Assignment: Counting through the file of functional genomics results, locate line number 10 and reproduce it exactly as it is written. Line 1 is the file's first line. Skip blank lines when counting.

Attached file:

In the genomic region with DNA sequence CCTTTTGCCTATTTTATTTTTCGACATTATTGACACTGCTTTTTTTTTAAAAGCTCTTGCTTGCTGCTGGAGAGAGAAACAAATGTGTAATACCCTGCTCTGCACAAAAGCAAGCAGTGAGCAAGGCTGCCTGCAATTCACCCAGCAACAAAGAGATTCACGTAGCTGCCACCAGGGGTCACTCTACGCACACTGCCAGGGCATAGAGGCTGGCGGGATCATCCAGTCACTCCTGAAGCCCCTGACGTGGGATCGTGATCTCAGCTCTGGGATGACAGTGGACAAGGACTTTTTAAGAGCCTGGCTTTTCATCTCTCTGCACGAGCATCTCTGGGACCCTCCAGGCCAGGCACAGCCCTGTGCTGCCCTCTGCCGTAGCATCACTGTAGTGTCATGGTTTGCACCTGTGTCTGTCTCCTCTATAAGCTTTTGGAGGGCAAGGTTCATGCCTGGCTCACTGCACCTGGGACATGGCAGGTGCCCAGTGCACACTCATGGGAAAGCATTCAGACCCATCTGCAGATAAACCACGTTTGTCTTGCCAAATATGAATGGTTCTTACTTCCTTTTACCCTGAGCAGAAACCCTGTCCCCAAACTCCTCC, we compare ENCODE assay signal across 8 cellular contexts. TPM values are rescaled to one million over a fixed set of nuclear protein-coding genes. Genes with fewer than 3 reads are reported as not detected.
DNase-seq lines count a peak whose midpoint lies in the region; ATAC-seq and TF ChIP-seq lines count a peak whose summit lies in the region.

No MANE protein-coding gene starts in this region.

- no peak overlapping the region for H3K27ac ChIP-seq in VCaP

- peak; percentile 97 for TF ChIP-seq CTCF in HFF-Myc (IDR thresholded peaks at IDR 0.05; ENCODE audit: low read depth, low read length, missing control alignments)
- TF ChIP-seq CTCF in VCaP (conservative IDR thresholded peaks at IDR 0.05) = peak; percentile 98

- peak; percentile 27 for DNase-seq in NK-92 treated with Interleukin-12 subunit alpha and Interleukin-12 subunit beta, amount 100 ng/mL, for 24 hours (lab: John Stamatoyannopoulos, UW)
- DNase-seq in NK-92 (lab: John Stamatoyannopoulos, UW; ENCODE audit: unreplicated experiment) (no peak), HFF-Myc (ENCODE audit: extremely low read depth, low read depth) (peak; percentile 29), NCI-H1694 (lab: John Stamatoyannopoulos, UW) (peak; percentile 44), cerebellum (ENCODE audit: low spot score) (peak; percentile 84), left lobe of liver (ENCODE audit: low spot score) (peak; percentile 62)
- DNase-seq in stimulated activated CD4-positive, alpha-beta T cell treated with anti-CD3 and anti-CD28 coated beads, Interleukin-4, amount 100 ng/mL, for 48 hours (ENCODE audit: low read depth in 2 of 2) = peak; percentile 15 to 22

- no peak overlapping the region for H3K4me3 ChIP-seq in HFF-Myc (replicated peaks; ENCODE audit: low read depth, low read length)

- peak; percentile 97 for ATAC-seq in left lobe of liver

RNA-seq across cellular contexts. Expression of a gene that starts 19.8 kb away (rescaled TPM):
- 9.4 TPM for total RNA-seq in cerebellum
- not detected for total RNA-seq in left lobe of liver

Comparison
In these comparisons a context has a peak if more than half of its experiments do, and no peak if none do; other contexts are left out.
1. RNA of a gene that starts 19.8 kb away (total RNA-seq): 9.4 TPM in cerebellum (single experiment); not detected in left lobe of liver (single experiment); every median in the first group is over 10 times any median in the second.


- no peak overlapping the region for H3K4me3 ChIP-seq in HFF-Myc (replicated peaks; ENCODE audit: low read depth, low read length)